We continually explore the role of our internally developed drug candidates in combination therapy treatments across oncology. For example, we believe there is a strong rationale supporting combinations of our anti-PD-1 antibody tislelizumab with some of our clinical stage assets, as well as combinations of our BTK inhibitor, zanubrutinib, with other assets.
Investigator Sponsored Research
We are committed to patient-focused and science-driven research to discover and develop new therapies for underserved populations and markets.
Investigator Sponsored Research (ISR) describes a study initiated and conducted by a qualified research investigator or sponsor, alone or in collaboration with others, and provides direction related to the administration, dispensing, and appropriate use of drugs for research. Our ISR program supports research including non-clinical, clinical, health economics and outcomes research, and non-interventional studies (real world evidence).
Independent Medical Education Grants
We recognize the essential role educational programs play in enabling healthcare professionals at all levels to contribute to improved patient outcomes by advancing their skills and knowledge. We therefore are proud to support a range of independent medical educational (accredited and unaccredited) programs. We focus on high-quality, evidence-based programs and activities that complement therapeutic areas in which we focus our own research and development.
Organizations We Support
We accept proposals from a variety of independent educational providers that identify unmet educational needs and demonstrate how a proposed program might address these needs.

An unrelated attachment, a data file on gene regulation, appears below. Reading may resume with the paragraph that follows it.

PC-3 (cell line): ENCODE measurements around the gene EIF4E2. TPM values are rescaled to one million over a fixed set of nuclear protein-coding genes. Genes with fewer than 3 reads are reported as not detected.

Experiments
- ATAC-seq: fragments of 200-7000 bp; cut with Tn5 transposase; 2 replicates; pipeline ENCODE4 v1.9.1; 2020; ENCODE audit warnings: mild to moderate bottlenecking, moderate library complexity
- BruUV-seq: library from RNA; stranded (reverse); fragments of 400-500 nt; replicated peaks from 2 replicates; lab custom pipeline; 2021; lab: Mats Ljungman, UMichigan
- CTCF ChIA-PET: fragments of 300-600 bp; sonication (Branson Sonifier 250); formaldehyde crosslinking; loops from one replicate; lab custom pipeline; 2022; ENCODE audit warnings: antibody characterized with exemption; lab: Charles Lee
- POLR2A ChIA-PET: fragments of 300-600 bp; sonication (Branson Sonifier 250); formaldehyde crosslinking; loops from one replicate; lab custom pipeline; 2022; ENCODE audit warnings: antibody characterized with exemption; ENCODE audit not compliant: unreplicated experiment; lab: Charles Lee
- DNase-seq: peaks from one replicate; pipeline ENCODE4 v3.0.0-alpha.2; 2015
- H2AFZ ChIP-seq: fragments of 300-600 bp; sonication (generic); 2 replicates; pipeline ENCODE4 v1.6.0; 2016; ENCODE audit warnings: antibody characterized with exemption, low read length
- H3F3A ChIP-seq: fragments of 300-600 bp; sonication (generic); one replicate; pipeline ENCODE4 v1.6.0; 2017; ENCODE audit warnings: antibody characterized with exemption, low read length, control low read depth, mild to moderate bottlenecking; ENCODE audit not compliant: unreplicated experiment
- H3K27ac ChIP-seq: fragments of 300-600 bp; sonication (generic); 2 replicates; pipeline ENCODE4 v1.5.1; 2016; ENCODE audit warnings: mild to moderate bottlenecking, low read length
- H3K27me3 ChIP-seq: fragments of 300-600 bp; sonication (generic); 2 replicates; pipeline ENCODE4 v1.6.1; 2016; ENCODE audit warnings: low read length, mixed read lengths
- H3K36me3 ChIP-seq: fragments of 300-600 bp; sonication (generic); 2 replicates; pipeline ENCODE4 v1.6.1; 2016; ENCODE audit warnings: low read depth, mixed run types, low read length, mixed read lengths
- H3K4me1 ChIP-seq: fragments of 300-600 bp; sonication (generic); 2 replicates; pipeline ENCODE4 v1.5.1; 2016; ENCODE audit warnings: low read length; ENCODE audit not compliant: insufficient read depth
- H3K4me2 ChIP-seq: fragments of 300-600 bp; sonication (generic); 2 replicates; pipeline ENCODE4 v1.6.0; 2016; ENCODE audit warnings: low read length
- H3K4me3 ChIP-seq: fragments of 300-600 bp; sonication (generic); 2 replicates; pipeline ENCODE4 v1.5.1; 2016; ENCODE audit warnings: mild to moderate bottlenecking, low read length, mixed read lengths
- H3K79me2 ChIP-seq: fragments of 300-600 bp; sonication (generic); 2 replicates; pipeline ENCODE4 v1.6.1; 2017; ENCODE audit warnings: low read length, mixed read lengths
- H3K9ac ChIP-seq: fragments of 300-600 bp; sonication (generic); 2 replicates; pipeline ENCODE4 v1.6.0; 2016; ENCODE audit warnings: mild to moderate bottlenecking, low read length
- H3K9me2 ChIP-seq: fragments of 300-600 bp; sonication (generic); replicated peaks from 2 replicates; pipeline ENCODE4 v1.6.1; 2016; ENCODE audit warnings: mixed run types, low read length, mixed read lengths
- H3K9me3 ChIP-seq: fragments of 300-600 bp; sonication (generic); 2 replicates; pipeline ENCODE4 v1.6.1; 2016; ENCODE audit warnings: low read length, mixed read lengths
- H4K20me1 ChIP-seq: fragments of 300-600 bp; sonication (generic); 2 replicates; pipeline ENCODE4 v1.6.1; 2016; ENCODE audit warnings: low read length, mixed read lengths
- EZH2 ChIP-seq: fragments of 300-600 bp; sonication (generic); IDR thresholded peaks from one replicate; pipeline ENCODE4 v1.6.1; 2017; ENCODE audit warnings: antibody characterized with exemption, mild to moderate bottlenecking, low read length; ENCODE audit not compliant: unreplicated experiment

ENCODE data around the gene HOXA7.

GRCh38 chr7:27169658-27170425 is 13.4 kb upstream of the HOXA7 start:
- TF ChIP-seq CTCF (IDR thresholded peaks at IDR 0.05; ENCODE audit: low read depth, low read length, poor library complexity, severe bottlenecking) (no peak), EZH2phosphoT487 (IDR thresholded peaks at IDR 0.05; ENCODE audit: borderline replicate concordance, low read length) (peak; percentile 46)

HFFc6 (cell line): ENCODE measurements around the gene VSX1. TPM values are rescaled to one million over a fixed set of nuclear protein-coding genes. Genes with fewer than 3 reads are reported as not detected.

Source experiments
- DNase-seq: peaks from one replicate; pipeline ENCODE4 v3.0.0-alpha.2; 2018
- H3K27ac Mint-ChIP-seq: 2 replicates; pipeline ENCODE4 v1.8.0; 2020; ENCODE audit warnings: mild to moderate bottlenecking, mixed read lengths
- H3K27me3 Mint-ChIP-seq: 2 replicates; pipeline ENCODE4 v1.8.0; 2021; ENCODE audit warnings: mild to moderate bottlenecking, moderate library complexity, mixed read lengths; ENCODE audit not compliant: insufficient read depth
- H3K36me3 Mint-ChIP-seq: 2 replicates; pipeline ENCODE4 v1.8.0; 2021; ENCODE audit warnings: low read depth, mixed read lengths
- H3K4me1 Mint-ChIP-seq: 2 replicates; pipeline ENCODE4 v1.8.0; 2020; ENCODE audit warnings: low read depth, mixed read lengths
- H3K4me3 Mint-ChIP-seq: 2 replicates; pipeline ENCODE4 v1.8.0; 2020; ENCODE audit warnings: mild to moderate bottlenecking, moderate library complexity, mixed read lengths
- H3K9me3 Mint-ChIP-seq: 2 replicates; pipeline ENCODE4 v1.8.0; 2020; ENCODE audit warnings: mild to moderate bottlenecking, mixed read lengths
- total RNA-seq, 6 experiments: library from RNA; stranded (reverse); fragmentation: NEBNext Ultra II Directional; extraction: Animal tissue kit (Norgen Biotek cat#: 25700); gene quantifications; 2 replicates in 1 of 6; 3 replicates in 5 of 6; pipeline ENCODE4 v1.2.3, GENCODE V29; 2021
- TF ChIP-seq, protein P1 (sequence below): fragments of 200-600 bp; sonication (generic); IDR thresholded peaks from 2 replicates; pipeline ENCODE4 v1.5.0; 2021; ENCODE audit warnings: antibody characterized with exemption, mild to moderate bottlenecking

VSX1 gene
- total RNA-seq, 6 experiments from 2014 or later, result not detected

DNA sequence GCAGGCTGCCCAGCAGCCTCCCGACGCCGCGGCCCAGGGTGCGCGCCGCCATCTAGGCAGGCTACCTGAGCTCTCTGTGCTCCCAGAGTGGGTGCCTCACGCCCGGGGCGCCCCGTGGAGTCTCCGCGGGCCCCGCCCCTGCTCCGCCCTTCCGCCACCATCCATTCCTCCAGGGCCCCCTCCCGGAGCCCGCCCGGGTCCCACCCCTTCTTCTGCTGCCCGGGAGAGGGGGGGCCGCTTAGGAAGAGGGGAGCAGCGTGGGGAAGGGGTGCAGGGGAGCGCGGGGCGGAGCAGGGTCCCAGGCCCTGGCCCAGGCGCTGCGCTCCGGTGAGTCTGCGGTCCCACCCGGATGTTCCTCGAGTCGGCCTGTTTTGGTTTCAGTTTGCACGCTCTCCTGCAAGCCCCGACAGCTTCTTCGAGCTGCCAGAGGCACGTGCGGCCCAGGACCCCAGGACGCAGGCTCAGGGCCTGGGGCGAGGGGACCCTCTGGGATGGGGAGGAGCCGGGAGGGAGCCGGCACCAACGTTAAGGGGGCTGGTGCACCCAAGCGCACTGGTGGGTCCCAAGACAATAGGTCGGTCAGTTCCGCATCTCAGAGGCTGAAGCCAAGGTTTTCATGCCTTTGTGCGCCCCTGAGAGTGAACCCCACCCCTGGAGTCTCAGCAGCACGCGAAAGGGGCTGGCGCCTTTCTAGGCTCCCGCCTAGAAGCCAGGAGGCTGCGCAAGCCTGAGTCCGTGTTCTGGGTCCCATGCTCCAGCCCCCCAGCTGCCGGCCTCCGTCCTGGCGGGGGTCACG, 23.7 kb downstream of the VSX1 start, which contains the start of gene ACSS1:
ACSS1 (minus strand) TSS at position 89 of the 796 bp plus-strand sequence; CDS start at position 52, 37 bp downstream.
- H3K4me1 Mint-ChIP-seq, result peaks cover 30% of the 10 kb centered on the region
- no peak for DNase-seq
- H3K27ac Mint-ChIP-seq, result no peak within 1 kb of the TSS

Unbiased and Independent
Responsibility for and control over the selection, content, faculty, educational methods, materials, and venue for an independent medical education program belong solely to the program organizers. We do not provide advice or guidance to the independent medical education provider for any program for which we have granted funding.
Inquiries about our Independent Medical Education program and/or the submission process should be directed to the BeiGene Independent Medical Education Administrator at IMEGrants@BeiGene.com.
BioIsland Innovation Center at Guangzhou’s BioIsland
Our goal for the BioIsland Innovation Center (BIC) is to support the accelerated development of externally generated inventions. We plan to do so by providing venture funding, incubator space, and other resources critical to emerging companies. In return, we expect BIC will give us access to new opportunities to help develop potentially groundbreaking medical advancements.
With a state-of-the-art research center and modern office space in a vibrant and growing biotechnology innovation cluster, BIC was conceived as an innovation hub with the capacity to accommodate more than 30 early-stage companies with upwards of 500 scientist-entrepreneurs.
To learn more about partnering at the BioIsland Innovation Center, please contact BioIsland@BeiGene.com.